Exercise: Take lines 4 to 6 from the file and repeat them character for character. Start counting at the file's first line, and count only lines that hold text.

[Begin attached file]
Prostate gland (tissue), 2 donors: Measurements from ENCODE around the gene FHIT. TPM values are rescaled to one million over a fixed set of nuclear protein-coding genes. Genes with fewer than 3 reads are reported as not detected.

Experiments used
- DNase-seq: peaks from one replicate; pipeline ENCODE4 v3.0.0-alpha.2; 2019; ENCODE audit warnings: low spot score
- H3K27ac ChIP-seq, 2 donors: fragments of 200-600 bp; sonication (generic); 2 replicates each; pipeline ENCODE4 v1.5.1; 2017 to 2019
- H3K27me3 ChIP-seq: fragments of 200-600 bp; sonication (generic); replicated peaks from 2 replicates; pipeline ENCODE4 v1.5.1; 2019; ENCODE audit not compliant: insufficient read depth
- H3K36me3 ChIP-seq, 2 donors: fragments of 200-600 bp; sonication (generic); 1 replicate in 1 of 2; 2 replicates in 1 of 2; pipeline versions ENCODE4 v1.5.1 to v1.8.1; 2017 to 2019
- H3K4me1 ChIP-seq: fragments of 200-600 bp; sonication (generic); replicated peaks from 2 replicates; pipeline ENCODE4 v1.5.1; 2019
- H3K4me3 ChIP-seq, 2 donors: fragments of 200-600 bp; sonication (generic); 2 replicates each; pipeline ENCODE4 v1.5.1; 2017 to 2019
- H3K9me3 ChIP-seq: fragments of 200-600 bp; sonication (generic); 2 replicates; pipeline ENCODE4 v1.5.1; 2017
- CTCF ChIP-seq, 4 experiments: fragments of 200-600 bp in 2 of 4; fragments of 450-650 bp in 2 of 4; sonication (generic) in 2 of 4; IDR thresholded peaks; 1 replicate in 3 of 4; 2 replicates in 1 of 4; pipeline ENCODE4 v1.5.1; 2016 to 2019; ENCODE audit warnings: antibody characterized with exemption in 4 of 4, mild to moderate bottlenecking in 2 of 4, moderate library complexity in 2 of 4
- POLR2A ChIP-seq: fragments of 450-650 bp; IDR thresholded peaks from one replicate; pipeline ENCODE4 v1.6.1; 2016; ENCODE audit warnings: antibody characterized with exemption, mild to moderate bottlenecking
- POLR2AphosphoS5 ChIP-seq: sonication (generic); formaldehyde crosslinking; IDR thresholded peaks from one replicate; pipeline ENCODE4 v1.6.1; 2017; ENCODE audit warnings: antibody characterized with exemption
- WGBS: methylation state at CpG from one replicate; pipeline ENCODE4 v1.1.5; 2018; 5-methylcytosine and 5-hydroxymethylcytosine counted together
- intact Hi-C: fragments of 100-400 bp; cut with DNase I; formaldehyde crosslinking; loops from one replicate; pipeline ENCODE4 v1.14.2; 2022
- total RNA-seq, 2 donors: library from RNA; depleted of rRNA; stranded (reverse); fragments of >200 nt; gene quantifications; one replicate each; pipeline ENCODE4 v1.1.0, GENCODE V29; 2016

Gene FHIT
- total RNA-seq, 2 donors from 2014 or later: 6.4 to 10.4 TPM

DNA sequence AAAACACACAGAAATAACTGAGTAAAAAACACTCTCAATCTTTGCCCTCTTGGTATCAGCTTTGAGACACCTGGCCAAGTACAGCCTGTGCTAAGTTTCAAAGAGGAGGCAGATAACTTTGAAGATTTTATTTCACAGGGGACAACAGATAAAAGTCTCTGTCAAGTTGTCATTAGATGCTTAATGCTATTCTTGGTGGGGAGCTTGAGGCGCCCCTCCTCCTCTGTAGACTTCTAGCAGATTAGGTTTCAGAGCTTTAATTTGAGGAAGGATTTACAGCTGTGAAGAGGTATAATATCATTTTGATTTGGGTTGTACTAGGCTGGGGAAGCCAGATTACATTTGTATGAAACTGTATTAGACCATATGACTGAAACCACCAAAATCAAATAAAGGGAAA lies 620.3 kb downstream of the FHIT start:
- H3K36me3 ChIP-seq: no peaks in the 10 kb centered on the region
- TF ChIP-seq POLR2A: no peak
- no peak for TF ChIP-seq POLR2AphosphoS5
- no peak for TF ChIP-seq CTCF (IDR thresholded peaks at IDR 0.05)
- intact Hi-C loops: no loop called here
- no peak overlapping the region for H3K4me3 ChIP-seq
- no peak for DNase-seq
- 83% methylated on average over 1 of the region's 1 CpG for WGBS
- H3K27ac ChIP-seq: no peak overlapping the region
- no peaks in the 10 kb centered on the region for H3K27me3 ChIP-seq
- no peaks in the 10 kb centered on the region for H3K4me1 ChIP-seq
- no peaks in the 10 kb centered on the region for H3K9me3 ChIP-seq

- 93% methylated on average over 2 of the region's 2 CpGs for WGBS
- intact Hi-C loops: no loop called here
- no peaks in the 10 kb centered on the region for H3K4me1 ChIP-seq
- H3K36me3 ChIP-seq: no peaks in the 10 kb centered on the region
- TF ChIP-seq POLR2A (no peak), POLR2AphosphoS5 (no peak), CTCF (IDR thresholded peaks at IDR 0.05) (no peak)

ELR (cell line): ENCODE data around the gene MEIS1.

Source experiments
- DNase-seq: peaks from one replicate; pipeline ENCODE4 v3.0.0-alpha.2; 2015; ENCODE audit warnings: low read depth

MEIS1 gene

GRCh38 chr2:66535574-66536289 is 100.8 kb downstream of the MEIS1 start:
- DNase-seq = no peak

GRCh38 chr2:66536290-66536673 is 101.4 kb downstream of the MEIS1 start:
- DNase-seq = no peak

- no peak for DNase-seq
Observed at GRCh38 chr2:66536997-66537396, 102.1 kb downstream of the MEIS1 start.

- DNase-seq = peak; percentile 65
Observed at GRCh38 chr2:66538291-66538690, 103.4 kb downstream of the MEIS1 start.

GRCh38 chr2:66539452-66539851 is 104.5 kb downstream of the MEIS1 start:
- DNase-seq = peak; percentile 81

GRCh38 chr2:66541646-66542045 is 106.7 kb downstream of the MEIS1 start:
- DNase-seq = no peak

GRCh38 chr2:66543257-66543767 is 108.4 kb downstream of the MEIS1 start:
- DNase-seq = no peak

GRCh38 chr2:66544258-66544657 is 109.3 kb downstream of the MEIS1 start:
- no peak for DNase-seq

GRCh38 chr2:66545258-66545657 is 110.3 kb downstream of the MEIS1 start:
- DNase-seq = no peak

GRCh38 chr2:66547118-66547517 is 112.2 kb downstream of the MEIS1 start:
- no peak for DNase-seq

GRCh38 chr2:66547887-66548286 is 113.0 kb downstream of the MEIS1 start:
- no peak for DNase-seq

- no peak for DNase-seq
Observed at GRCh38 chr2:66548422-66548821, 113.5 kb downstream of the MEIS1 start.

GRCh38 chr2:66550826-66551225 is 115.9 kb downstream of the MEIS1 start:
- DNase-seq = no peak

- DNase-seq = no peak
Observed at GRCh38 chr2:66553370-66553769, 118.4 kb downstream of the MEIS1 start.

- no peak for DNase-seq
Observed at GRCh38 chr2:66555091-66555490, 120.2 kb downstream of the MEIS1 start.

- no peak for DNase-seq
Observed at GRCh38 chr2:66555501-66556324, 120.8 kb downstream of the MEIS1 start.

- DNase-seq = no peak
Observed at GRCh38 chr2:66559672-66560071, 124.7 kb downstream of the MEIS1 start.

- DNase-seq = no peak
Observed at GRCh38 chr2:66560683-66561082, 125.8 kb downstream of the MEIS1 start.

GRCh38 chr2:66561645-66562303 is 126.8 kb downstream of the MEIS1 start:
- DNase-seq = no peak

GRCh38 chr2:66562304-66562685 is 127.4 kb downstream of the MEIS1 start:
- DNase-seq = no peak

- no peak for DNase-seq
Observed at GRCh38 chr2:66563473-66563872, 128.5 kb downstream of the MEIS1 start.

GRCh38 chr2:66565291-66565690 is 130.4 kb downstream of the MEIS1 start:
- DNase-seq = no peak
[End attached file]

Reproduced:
- H3K27ac ChIP-seq, 2 donors: fragments of 200-600 bp; sonication (generic); 2 replicates each; pipeline ENCODE4 v1.5.1; 2017 to 2019
- H3K27me3 ChIP-seq: fragments of 200-600 bp; sonication (generic); replicated peaks from 2 replicates; pipeline ENCODE4 v1.5.1; 2019; ENCODE audit not compliant: insufficient read depth
- H3K36me3 ChIP-seq, 2 donors: fragments of 200-600 bp; sonication (generic); 1 replicate in 1 of 2; 2 replicates in 1 of 2; pipeline versions ENCODE4 v1.5.1 to v1.8.1; 2017 to 2019